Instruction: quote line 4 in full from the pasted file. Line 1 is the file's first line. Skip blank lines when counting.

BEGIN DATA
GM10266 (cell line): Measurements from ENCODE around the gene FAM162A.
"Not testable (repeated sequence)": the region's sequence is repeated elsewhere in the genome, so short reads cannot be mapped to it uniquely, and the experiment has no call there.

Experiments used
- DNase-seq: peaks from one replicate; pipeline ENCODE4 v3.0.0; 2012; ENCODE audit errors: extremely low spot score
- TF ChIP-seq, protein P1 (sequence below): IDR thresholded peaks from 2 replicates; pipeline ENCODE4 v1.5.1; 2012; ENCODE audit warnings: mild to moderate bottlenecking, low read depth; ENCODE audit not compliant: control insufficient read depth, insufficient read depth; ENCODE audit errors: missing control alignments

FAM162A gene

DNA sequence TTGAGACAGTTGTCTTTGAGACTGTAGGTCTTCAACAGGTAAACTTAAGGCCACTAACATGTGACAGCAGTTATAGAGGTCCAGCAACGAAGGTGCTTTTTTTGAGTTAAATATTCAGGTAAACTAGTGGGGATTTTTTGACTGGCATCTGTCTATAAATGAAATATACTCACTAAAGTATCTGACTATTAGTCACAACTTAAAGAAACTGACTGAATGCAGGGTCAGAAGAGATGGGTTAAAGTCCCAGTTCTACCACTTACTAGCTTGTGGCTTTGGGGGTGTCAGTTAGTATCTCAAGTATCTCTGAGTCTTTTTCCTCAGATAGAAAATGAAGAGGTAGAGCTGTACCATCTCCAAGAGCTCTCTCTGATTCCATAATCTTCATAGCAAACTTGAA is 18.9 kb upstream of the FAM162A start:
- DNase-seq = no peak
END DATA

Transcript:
- DNase-seq: peaks from one replicate; pipeline ENCODE4 v3.0.0; 2012; ENCODE audit errors: extremely low spot score